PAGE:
December 19, 2023
Asset Protection Planning for The Middle Class
Asset protection planning isn’t just for the 1% or the high net worth families anymore. With the rising costs of long-term care in Michigan, plus the increases in divorce and creditor issues, more and more of my clients are interested in asset protection. Asset protection for themselves against long-term care and creditor and divorce protection for their children.
Asset Protection Planning For the Middle Class
With the advent Lifetime Protection Trust’s, clients these days have the ability to build in asset protection into their estate plans in simple, easy to understand ways, that use to only be available to net-worth individuals. Use of Lifetime Protection Trusts (IPUGs, MITs, FITs, KITs) has allowed savvy estate planning and elder law attorneys to protect middle class families from the devastating costs of long-term care, as well as against divorce, law suits, and creditor actions.
How Do Asset Protection Trusts Work?
The typical asset protection trust works like this. This might be called an IPUG, MIT, or Lifetime Protection trust. Mom and Dad create the asset protection trust. They then transfer assets to the trust. Any type of asset can go into the trust (except retirement accounts). Once in the trust, the longer the assets are in the trust, typically, more can be protected against nursing home spend down. Once five years has passed, all the assets in the trust are protected from nursing home spend down. The assets inside the trust can also be protected against creditors and bankruptcy.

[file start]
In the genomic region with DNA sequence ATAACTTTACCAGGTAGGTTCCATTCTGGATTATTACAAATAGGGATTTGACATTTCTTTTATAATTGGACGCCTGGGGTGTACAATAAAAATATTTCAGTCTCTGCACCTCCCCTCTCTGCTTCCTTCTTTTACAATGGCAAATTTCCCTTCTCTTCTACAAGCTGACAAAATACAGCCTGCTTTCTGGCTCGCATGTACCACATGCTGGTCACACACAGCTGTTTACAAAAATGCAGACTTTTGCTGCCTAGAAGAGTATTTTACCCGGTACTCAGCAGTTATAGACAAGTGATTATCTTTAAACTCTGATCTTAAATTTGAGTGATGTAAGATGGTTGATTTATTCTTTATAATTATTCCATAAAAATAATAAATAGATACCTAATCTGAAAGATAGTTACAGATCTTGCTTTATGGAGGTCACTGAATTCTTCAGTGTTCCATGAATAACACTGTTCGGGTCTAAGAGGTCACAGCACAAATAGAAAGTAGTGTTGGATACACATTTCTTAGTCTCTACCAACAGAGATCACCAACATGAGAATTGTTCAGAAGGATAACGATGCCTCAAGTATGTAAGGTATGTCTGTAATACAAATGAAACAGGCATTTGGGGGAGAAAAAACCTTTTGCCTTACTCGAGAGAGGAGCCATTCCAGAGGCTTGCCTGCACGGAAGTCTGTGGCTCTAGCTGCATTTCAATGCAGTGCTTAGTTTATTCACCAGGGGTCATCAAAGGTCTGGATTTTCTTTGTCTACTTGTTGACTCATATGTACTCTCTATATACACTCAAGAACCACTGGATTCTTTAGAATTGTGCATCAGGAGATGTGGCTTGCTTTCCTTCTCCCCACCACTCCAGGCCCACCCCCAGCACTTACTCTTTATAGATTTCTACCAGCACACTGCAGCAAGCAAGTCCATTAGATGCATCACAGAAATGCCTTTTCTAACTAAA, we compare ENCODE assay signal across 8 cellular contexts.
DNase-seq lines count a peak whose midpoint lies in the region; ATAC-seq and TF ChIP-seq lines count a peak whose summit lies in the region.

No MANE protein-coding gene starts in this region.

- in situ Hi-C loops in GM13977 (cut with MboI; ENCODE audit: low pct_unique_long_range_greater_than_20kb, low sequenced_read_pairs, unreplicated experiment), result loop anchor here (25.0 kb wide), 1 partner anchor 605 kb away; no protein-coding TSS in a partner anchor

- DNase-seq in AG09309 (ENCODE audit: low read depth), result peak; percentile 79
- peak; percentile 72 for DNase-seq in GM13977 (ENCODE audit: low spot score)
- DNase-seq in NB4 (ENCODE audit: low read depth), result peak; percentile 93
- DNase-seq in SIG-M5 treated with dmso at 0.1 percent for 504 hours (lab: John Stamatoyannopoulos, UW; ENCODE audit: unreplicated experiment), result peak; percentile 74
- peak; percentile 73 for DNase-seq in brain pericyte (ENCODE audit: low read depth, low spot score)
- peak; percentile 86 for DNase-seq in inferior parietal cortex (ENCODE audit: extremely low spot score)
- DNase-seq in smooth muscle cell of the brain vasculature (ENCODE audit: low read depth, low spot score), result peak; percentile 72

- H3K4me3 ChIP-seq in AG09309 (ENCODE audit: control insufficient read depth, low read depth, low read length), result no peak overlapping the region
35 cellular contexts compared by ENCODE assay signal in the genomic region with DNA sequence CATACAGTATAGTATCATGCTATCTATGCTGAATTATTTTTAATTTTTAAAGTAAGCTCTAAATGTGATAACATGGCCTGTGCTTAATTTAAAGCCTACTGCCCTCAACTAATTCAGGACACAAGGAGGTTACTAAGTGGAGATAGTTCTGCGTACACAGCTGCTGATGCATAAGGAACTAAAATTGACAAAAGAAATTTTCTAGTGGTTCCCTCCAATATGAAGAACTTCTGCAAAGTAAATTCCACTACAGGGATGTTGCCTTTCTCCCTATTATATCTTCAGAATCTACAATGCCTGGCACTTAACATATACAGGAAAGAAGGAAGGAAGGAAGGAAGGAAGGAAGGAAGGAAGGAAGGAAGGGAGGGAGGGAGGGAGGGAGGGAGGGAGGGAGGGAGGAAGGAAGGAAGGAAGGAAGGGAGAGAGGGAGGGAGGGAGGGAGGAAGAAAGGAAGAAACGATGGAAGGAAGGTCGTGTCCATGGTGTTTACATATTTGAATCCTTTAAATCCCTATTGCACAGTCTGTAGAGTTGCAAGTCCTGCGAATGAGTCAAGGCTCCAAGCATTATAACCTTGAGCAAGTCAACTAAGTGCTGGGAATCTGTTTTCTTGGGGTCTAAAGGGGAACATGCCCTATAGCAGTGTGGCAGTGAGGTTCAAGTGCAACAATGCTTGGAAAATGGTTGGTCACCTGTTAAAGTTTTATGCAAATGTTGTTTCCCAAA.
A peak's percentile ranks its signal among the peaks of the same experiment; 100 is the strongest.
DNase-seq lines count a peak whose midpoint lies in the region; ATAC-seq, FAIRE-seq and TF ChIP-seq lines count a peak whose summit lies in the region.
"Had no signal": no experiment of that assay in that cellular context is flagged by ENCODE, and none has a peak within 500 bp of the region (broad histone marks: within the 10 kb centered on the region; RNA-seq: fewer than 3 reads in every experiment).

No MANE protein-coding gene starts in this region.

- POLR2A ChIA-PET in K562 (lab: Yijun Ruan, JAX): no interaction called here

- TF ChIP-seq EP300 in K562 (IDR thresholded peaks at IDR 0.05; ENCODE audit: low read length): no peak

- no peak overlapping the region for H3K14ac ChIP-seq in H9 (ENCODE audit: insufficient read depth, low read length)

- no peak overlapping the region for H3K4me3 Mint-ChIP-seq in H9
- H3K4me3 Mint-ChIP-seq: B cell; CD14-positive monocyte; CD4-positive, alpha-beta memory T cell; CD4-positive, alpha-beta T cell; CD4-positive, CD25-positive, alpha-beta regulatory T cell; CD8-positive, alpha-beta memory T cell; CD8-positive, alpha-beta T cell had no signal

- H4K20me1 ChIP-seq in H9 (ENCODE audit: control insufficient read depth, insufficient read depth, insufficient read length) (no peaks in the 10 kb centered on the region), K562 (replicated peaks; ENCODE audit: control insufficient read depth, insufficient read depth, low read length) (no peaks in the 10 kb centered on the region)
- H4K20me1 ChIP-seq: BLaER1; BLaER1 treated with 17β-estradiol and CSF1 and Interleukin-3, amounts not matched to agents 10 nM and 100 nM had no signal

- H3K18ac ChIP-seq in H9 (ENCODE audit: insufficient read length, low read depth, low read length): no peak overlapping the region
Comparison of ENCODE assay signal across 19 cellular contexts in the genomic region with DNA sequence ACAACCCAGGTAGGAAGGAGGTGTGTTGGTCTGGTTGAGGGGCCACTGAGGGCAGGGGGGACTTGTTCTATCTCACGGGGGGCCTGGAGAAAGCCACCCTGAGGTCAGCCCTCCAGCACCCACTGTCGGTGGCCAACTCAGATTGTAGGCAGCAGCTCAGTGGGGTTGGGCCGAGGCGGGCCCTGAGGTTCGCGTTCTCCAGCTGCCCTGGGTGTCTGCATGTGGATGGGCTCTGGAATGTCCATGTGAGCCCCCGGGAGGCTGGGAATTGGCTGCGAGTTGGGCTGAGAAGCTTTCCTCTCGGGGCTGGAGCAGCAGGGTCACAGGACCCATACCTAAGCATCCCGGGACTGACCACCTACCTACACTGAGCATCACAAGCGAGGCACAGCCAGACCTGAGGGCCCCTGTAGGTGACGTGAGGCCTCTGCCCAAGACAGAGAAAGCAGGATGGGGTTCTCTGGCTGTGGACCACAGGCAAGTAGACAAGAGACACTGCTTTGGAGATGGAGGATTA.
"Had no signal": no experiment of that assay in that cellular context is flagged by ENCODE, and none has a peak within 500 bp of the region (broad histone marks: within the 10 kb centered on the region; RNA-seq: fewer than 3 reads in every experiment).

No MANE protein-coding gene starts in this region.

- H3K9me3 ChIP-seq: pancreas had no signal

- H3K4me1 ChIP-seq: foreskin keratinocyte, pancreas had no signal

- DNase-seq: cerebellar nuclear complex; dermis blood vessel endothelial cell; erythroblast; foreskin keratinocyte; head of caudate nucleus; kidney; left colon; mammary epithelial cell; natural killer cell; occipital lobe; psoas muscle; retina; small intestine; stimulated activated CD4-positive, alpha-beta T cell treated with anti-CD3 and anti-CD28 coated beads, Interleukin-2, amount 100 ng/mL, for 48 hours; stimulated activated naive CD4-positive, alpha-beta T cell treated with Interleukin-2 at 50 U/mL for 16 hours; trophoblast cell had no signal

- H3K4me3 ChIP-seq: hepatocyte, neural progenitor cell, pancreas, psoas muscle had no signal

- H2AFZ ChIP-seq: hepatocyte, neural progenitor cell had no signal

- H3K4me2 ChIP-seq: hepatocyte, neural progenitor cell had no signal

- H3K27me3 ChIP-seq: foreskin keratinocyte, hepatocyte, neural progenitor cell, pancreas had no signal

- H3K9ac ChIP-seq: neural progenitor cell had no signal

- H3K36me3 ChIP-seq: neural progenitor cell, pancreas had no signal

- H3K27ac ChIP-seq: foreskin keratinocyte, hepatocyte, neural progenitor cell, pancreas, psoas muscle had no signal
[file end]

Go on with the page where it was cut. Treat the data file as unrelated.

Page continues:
The trust is set up like a piggy bank, so that Mom and Dad can be trustees of the trust (i.e. manage the assets inside the trust) during their lifetime. They can buy or sell real estate, change the nature of the investments, manage the assets. They can even receive the income or dividends from the trust.
However, Mom and Dad cannot take assets or principle directly from the trust. Instead they would distribute to lifetime beneficiaries of the trust. People during Mom and Dad’s lifetime, they allow to receive the assets from the trust. For example the children. Then the children can do what they want with the assets (including gift the assets back to Mom and Dad).
Then when Mom and Dad pass away, the assets can be distributed to the children in General Needs Trusts where each child could in essence have their own piggy bank, protected from divorce, creditors and even long-term care costs.
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